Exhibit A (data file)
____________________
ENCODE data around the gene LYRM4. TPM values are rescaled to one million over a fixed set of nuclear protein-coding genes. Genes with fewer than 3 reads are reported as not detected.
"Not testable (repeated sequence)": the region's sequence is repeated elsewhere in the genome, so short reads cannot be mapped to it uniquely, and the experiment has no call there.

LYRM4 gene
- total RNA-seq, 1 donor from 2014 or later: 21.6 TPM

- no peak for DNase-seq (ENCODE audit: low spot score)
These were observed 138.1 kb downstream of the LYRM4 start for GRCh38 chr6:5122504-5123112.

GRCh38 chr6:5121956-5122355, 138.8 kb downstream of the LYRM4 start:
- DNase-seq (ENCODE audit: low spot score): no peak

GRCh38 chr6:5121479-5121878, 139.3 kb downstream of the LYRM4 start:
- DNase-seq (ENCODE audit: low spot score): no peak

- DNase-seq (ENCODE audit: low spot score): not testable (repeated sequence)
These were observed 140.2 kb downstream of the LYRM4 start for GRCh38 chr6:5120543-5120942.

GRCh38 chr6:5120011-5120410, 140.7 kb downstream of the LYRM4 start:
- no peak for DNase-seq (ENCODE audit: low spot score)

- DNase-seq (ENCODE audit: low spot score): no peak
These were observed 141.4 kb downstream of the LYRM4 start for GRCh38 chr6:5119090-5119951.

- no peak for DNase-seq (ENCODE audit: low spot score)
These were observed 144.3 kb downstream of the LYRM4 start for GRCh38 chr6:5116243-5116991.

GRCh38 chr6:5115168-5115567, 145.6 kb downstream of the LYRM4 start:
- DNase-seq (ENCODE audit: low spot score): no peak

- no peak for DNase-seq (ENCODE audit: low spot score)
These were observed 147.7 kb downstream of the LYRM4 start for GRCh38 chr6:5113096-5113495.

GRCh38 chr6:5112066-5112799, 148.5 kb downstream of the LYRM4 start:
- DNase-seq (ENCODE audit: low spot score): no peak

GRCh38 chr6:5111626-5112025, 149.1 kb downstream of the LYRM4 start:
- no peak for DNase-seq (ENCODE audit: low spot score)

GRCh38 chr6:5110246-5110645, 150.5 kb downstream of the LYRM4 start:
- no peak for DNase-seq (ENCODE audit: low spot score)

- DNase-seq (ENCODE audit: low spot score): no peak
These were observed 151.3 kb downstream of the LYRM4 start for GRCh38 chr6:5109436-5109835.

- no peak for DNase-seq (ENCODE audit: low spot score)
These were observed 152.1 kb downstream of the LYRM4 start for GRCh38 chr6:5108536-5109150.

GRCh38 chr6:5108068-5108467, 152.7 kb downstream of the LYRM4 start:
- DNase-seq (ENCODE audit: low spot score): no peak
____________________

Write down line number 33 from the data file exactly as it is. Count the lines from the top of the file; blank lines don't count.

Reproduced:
GRCh38 chr6:5108068-5108467, 152.7 kb downstream of the LYRM4 start: